As the Colombian military frantically searches for four children missing after a jungle plane crash over two weeks ago, new details are emerging about the plane’s history – and local concerns over the safety of air travel in that part of the Amazon.
The single engine Cessna 206 HK-2803 that crashed into the rainforest on May 1 was carrying seven people, of which four were children.
Search and rescue teams have located three adult bodies, but only traces of the children, aged 11 months to 13 years old: a baby bottle, hair ties, a make-shift shelter and even what appeared to be small footprints.
Colombian Military Forces/Reuters
A huge operation is underway to find the missing children.
Indigenous activists who mourned the deaths in a statement earlier this week said the crash was no surprise, accusing airline companies operating in the Amazon of chasing profits and the Colombian government of failing to uphold safety standards.
“The Colombian state is responsible for this tragedy and all those similar,” indigenous advocacy group OPIAC said, alleging an “absolute negligence” of controls and procedures for air safety in the area, and pointing out that indigenous people in the area have few alternative travel options.
Speaking to CNN, OPIAC president Julio Cesar Lopez pointed out that the ill-fated plane had previously crashed in the same region, on July 25, 2021.
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“It’s clear there are responsibilities to be investigated, and that will probably fall onto a judge. Everything we’re asking is for clarity, and we want to raise these issues with our Indigenous representatives in the institutions of the state,” Cesar Lopez told CNN.
According to the Colombian civil aviation authority’s final report on the 2021 crash seen by CNN, the plane had been operating as an air ambulance in the Vaupés province when it came down in the middle of the jungle after experiencing engine problems shortly after takeoff.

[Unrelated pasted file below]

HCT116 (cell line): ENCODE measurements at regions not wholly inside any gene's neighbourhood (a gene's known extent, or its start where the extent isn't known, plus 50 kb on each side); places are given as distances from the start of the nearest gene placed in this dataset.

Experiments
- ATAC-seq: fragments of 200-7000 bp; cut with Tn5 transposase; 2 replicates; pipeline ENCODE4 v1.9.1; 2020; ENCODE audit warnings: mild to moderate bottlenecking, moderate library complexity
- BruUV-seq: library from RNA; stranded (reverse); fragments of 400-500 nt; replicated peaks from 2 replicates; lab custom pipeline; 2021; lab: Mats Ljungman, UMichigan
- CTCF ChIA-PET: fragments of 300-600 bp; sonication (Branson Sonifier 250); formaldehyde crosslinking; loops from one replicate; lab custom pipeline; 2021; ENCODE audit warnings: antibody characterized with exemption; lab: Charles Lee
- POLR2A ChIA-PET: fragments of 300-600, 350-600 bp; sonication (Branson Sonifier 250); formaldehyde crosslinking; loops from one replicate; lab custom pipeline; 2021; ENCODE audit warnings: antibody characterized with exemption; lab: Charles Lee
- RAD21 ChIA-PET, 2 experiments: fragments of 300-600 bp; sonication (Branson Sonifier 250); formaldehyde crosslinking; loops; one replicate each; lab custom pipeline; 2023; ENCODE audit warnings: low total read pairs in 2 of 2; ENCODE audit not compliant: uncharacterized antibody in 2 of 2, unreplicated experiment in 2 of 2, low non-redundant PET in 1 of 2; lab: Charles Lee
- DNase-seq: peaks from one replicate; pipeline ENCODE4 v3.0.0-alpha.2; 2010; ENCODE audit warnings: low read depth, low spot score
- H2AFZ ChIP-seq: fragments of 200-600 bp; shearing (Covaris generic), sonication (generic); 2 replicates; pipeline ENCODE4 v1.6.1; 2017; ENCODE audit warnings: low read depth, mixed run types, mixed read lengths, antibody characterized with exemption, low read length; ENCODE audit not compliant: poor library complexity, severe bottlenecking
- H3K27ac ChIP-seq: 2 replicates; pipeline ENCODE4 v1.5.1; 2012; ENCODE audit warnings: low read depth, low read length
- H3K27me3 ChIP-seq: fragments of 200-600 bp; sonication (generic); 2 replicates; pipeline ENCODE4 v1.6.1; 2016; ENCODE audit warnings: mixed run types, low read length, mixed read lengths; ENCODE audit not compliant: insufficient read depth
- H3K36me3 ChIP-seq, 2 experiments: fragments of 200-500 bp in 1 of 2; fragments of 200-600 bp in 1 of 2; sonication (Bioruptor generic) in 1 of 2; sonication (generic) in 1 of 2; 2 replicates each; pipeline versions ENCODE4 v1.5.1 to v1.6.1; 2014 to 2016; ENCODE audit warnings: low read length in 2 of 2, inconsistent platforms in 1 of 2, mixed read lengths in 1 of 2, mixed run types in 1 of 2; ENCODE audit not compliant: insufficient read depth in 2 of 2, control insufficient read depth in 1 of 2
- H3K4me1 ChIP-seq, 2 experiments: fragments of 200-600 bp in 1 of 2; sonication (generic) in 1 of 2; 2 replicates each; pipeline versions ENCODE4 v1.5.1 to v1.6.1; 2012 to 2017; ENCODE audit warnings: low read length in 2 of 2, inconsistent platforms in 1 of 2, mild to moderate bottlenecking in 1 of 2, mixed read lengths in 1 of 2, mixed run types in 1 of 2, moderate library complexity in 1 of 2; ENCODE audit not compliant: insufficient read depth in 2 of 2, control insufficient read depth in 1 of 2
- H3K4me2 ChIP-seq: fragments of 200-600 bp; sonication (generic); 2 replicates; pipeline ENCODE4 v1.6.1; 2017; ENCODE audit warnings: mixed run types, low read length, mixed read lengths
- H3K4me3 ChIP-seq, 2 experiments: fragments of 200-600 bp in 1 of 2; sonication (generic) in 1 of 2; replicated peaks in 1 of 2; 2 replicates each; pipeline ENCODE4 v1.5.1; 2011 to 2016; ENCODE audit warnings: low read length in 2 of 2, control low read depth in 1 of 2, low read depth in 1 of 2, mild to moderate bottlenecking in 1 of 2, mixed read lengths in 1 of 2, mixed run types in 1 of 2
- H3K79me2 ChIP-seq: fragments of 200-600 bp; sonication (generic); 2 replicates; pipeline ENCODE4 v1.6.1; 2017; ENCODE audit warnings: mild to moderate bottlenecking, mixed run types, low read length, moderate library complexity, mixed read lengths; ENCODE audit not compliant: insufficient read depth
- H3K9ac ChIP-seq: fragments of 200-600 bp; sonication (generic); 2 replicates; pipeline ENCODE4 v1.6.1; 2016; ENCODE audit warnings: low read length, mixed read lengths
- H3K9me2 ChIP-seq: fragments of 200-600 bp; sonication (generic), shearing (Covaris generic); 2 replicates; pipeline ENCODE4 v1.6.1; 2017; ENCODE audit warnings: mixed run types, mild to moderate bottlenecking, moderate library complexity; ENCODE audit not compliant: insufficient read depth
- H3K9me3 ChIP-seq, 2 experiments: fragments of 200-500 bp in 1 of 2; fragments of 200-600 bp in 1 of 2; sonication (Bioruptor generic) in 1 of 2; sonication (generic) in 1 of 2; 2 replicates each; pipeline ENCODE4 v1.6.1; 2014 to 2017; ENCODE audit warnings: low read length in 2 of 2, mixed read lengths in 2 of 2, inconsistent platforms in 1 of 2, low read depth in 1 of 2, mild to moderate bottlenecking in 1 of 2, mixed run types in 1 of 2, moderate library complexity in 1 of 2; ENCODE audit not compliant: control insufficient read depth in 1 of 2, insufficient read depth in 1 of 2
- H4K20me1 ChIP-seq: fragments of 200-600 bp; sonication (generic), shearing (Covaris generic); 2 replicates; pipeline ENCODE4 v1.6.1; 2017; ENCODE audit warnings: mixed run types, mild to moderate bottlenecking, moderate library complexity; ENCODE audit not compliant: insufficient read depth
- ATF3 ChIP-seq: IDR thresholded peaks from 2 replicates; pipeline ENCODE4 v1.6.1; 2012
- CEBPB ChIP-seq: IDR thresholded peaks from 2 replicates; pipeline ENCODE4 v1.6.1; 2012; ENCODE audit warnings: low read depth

The report states that the plane was built in 1982 and, prior to the 2021 crash, had accumulated over 10 thousand flight hours.
The three crew on the plane at that time only suffered minor injuries and were rescued by indigenous scouts, however the plane suffered considerable damage to the propeller, engine and wing section, the report states. Aviation engineers had to replace the entire front and left wing of the aircraft to make it airworthy again.
Colombian Military Forces
The small Cessna airplane crashed in Colombia’s southern region of Guaviare over two weeks ago.
“It’s true that [the] plane crashed in the jungle, but nothing happened,” said Giselle Lopez, owner of Avianline Charter’s SAS, the charter company that owns the aircraft, which also has a contract for air ambulance services in the Amazon region.
“Those planes are all insured, we repaired it and put it back to fly. Both the engine and the propeller were replaced, and the aircraft passed all the inspections by the Colombian civil aviation authority,” Lopez told CNN.
CNN reached out to the Civil aviation authority and is awaiting comment. The 2021 report issued nine recommendations to both the airline and the Civil aviation authority to prevent similar accidents from taking place, including adding extra inspections to the engine and propeller of the planes and further training to pilots operating in the jungle.
The missing children’s wellbeing has become a national concern in Colombia.
President Gustavo Petro drew global attention to the incident earlier this week with a tweet prematurely celebrating their rescue; he later deleted it, saying the news had not been confirmed.
Colombia’s military has taken pains to highlight its search and rescue efforts to the public, with Air Force General Pedro Sanchez on Friday saying that over 150 uniformed men had been deployed to “saturate the jungle.”
“We will search inch-by-inch until we find them,” he vowed in an appearance on the military’s Instagram page.
On Friday, the military released a map of the area of operation, covering a stretch of jungle of over 300 square kilometers (115 square miles), roughly six times bigger than the island of Manhattan.
In addition to canine and search teams, rescuers have tried to make contact with the four children by broadcasting a recording of their grandmother’s voice speaking in the indigenous Huitoto language, their native tongue.
Relatives say the children knew the jungle well, and are holding out hope that they will be found alive.
“Maybe they are hiding,” said Fidencio Valencia, the children’s grandfather, speaking to Colombia’s Caracol TV on Thursday.
“Maybe they don’t realize that they are looking for them; they are children… but we hope that they are alive and have access to water, because water is life.”